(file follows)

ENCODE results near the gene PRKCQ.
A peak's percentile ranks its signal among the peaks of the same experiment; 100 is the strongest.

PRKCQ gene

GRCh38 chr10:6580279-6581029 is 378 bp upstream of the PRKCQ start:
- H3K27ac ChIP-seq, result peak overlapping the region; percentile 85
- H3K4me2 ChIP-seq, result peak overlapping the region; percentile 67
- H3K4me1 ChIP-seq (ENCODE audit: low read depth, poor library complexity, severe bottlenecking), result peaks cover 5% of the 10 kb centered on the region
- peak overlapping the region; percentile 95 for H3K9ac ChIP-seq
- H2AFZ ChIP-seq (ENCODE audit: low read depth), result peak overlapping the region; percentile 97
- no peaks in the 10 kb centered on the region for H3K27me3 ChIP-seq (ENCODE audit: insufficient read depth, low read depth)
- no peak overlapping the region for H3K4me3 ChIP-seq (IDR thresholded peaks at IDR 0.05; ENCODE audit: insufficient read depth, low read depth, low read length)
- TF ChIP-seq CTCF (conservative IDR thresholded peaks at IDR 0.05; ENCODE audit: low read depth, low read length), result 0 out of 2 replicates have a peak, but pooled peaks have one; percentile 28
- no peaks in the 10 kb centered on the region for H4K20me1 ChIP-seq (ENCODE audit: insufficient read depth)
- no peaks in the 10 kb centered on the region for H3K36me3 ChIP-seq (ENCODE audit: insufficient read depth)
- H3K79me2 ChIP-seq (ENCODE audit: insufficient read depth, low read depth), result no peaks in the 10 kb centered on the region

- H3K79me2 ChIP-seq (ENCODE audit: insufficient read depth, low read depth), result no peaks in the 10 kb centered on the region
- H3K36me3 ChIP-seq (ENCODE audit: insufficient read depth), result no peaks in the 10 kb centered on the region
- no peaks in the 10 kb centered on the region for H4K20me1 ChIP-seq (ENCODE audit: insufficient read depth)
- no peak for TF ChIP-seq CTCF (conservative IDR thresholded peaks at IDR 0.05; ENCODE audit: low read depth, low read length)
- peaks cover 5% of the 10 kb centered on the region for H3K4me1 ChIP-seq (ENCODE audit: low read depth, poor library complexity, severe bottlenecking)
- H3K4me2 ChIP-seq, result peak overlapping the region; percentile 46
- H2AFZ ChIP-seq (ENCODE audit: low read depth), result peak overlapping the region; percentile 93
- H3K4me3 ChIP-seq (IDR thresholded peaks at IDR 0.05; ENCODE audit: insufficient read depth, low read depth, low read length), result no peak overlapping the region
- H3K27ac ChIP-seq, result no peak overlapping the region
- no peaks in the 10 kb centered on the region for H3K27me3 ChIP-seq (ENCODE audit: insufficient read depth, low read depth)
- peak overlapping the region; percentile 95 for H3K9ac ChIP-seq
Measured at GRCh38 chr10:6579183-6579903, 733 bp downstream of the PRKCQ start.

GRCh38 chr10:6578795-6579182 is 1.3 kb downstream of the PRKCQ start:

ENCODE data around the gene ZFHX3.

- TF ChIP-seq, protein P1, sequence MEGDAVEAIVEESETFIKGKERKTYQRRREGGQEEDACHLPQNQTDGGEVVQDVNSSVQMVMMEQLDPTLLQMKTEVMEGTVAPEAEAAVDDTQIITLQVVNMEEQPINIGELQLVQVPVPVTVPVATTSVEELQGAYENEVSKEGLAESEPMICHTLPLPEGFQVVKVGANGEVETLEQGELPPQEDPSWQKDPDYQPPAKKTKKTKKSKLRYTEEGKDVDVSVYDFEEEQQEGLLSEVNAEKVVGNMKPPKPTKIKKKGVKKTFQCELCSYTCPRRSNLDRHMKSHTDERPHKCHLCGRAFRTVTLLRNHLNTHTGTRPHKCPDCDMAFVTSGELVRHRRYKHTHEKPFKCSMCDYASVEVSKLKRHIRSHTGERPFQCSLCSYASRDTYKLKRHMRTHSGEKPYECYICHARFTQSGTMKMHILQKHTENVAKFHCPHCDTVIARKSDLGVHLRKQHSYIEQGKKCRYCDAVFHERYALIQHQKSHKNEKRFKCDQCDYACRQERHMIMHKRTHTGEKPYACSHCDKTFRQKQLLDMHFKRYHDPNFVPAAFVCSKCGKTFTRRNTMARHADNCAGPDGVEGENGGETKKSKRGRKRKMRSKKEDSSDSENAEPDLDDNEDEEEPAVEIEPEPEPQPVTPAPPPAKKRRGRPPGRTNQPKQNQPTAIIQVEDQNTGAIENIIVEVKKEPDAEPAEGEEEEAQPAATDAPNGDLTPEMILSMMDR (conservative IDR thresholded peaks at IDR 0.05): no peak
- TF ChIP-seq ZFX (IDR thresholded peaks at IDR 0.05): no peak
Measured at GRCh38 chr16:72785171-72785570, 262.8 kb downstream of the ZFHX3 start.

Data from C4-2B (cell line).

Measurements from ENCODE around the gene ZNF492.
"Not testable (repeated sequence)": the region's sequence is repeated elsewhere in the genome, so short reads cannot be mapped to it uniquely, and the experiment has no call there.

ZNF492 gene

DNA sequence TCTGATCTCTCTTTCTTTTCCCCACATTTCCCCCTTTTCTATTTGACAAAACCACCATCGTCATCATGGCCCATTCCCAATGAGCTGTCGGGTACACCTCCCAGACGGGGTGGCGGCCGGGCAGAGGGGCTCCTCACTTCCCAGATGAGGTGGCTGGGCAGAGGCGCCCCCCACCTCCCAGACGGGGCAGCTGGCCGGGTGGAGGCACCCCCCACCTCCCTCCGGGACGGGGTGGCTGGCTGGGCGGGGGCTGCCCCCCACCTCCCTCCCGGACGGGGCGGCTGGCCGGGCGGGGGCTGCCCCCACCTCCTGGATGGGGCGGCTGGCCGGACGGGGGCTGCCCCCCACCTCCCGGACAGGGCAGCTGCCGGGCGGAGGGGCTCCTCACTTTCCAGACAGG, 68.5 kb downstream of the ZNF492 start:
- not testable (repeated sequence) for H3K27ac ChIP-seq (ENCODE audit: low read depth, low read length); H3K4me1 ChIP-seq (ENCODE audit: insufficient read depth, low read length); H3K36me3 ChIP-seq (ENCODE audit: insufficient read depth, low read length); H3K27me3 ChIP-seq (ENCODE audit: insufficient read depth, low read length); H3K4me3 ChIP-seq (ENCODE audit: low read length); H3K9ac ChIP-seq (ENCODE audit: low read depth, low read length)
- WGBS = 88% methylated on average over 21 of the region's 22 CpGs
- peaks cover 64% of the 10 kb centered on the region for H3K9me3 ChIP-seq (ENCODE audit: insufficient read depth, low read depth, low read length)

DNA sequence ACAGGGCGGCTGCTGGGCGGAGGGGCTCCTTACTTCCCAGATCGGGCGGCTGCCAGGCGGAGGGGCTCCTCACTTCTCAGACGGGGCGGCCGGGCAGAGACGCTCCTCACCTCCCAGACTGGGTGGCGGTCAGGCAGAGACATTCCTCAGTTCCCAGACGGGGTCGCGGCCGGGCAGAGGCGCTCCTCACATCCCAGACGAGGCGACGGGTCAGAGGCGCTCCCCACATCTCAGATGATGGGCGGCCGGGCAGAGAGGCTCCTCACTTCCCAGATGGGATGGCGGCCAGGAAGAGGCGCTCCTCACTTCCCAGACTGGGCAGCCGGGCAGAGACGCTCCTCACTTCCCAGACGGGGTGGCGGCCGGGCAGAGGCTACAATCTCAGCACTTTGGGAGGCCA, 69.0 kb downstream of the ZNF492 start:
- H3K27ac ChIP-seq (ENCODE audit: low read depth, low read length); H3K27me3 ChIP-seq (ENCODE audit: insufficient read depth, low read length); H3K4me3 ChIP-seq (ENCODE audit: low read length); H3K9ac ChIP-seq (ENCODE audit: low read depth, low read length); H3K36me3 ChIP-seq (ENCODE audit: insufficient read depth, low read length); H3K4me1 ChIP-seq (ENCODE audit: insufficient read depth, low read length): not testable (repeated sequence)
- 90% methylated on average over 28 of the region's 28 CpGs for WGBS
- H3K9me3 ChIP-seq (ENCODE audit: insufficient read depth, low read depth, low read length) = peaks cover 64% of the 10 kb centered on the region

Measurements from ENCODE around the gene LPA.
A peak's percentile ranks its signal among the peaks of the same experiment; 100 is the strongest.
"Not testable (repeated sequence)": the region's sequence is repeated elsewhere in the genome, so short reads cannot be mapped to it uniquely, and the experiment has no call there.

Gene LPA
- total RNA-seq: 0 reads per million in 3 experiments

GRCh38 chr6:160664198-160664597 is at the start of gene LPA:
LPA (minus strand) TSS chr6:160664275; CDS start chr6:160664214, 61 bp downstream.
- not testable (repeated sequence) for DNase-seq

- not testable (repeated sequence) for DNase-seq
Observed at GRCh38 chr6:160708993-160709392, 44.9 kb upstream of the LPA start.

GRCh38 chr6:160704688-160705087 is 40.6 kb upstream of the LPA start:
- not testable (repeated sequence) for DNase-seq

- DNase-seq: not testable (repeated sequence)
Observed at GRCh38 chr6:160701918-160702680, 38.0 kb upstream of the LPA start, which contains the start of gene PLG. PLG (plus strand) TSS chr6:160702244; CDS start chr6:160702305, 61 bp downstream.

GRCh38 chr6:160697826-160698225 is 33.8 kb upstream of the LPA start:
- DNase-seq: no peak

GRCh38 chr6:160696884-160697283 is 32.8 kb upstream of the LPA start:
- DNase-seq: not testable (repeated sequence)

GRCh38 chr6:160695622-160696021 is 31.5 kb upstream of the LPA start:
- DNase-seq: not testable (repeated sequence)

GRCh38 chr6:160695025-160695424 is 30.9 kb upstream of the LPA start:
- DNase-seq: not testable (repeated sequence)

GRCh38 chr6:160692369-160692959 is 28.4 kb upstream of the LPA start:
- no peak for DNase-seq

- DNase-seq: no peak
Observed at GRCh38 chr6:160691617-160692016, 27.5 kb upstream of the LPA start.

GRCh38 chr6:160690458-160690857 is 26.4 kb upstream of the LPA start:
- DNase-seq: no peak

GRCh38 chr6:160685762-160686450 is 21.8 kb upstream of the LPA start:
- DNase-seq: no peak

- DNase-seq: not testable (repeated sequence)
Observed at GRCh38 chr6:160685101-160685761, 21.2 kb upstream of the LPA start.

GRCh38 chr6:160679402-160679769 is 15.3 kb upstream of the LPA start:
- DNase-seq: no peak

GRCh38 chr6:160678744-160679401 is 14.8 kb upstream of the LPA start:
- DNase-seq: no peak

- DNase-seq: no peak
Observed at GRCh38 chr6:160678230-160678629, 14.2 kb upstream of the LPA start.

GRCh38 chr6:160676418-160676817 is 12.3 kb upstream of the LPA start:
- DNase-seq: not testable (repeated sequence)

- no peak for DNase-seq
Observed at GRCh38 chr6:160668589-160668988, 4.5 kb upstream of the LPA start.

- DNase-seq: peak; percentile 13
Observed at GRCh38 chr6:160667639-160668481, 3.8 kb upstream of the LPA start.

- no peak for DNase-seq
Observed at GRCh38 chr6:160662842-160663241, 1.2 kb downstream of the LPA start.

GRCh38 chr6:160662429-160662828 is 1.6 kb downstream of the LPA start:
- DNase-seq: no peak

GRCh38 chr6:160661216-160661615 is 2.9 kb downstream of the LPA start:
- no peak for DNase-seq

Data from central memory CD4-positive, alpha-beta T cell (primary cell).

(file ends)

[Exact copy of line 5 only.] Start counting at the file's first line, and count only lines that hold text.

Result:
- H3K27ac ChIP-seq, result peak overlapping the region; percentile 85